Chauncey Billups retires after 17 NBA seasons

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Before he signed with the Pistons last summer, Chauncey Billups said he wanted to play two more seasons.

But like so many times in his illustrious career, Billups couldn’t dictate his own future.

The Pistons declined Billups’ team option this summer, and though the Cavaliers were looking at him, time had run out. Billups has missed 169 games the last three years. He just couldn’t do it anymore.

Marc J. Spears of Yahoo Sports:

Chauncey Billups, the 2004 NBA Finals Most Valuable Player and former Detroit Pistons star, told Yahoo Sports on Tuesday he is retiring after 17 NBA seasons.

The five-time All-Star had interest in playing with LeBron James and the Cleveland Cavaliers after a workout this offseason and said he had "a couple of opportunities to play" if he wanted to continue.

"It’s just time. I know when it’s time," Billups told Yahoo Sports. "My mind and my desire is still strong. I just can’t ignore the fact that I haven’t been healthy for three years. I can try again and get to a point where I think I can go, but I just can’t sustain. Me not being able to play the way that I can play, that’s when you kind of know it’s that time.

"It’s just time. I’m happy, excited. The game was very, very good to me. I felt like I was equally as good to the game the way I played it and the way I respected it and the way I carried myself through the process."

Billups was drafted No. 3 in the 1997 draft by the Celtics, who gave up on him during his rookie year. Boston traded him to the Raptors, and that led to other brief stints with the Nuggets and Magic.

Finally, in Minnesota, Billups had a chance to show his promise when Terrell Brandon got hurt. The Pistons gave him a sizable contract in free agency, and Billups reached an All-Star level in Detroit, even winning Finals MVP in 2004.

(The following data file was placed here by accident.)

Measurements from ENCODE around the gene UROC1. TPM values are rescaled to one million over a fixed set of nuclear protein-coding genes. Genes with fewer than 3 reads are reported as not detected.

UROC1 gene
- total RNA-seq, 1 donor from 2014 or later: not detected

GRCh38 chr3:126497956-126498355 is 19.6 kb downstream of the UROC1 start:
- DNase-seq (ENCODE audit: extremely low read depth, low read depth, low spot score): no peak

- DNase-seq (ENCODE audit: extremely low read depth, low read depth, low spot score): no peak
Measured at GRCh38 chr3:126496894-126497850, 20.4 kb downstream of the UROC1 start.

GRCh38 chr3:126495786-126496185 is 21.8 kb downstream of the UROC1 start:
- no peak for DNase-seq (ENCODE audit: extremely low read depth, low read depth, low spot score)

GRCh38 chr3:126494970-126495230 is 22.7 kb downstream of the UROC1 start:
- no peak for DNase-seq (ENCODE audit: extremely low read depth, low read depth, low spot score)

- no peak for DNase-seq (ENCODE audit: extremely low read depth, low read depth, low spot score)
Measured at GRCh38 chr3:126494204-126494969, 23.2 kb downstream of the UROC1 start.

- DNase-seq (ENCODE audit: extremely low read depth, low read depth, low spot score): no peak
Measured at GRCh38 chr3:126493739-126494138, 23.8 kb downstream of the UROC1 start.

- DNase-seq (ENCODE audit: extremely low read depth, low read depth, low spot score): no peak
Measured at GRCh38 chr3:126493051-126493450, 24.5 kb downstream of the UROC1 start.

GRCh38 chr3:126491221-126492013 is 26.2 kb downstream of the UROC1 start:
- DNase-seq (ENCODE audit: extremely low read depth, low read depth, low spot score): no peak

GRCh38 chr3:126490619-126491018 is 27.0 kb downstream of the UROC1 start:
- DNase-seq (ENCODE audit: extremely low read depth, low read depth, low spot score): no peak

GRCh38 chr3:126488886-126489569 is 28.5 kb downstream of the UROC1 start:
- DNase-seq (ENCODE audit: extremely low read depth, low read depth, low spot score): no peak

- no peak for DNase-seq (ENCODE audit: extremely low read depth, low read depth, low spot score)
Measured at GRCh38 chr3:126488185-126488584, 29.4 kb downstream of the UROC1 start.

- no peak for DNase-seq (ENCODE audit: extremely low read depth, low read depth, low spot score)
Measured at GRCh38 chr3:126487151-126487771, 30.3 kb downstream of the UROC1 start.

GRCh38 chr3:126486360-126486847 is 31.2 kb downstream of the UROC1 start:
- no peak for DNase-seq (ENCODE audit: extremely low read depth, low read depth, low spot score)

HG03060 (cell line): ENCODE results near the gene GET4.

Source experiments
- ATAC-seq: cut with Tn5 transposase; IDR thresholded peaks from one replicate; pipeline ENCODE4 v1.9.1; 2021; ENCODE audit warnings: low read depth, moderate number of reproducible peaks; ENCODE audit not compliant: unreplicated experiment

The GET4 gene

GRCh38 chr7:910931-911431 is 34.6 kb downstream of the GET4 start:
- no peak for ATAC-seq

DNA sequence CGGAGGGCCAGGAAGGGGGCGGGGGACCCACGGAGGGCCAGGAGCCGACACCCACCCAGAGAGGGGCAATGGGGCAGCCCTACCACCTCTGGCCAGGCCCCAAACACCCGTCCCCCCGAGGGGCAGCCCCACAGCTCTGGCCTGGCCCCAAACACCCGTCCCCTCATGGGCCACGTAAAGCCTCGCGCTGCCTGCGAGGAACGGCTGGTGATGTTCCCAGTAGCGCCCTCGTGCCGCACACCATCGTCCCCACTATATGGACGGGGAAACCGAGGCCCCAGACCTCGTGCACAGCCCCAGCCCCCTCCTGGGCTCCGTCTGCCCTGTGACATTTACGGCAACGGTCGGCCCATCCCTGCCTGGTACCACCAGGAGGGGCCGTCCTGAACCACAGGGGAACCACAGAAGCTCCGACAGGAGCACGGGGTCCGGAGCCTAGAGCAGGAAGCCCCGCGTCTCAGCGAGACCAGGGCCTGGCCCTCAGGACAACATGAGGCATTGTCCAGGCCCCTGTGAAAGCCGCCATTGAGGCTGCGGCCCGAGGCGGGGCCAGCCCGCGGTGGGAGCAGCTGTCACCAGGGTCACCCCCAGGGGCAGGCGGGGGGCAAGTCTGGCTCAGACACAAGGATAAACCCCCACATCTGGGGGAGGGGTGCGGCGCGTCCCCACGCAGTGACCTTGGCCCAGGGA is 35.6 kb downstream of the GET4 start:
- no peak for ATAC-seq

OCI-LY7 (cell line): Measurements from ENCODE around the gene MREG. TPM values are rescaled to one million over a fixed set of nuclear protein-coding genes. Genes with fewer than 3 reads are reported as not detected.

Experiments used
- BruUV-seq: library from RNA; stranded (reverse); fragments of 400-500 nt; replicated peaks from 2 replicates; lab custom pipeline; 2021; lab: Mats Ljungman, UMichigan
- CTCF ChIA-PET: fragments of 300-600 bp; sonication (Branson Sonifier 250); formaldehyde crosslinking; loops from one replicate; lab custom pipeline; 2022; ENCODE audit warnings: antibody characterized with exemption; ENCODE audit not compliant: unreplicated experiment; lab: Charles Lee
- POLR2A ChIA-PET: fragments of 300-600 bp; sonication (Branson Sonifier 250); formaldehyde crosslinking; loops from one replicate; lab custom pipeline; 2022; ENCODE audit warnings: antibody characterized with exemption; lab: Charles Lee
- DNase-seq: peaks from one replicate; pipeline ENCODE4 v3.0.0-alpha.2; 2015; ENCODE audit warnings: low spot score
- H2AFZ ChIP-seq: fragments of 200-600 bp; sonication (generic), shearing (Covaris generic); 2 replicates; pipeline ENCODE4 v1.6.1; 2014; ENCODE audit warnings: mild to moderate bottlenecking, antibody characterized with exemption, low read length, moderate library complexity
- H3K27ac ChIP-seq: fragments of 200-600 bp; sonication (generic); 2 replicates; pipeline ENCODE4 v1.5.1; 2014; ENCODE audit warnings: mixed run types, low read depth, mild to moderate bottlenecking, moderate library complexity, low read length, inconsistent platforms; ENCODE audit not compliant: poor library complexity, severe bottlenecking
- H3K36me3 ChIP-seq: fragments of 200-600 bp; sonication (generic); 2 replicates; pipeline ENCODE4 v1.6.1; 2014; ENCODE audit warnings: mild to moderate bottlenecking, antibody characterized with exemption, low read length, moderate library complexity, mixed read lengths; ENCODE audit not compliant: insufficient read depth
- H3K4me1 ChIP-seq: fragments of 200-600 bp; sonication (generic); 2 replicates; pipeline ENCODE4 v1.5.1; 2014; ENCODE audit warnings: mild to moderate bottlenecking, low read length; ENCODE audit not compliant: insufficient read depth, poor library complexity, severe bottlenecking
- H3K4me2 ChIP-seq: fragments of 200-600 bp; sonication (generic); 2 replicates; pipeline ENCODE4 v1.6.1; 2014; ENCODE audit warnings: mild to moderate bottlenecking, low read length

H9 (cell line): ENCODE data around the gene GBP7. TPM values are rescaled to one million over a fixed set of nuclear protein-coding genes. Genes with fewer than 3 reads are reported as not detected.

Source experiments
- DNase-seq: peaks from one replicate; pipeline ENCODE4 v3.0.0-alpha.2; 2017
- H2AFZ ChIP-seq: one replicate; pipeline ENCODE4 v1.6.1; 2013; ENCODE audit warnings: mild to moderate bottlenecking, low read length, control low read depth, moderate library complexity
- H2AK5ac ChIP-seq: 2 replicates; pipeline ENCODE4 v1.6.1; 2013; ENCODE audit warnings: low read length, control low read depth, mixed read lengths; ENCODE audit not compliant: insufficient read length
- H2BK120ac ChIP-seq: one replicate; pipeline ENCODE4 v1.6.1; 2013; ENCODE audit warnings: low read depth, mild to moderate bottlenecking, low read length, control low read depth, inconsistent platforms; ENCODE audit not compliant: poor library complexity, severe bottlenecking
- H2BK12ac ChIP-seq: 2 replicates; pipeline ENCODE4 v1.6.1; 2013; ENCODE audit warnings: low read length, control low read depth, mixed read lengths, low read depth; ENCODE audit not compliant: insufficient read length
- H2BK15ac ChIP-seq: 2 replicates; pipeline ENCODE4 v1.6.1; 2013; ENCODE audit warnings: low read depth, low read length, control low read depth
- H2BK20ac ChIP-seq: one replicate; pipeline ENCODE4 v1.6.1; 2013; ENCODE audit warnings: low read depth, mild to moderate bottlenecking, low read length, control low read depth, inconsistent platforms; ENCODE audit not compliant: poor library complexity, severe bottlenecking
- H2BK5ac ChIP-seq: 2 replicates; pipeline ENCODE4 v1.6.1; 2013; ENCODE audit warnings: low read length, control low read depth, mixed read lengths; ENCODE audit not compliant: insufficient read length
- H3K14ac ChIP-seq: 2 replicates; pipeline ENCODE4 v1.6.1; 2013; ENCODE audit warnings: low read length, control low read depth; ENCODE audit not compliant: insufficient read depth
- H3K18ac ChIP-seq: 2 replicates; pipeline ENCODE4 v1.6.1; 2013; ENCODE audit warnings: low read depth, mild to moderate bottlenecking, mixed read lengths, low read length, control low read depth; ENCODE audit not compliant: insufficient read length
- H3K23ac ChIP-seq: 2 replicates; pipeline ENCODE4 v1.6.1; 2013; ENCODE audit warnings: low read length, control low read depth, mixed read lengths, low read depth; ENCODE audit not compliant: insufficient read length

Though he thought he finally found a home after a career as an NBA journeyman, Billups was traded to the Nuggets. This time, Billups actually was home. The Denver native excelled in his second stint with his hometown team, leading the Nuggets to matching their-best ever finish, a trip to the conference finals.

But again, he was traded, getting sent to the Knicks in the Carmelo Anthony deal. By then, Billups’ best days were behind him. He hopped to the Clippers and then back to the Pistons for his final seasons.

Through it all, Billups became one of the best point guards of his generation. I try to avoid predicting who will make the Basketball Hall of Fame, which has an awkward and illogical selection process, but Billups is definitely a candidate.

He established himself as a team leader and class act, a reputation that will carry him into retirement. Whatever Billups decides to do next, his future is bright.

Jonas Valanciunas hits game-winning free throw, spoils James Harden’s 57-point night (video)

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The Grizzlies blew a 19-point lead in the fourth quarter and a five-point lead in the final 30 seconds of overtime. James Harden scored 57 points, including 18 in the fourth quarter and all 10 of the Rockets points in overtime.

But Jonas Valanciunas saved Memphis from total collapse. He drew a foul on his putback and hit the game-winning free-throw with 0.1 seconds left to give the Grizzlies a 126-125 win Wednesday.

Report: Suns exploring signing Jimmer Fredette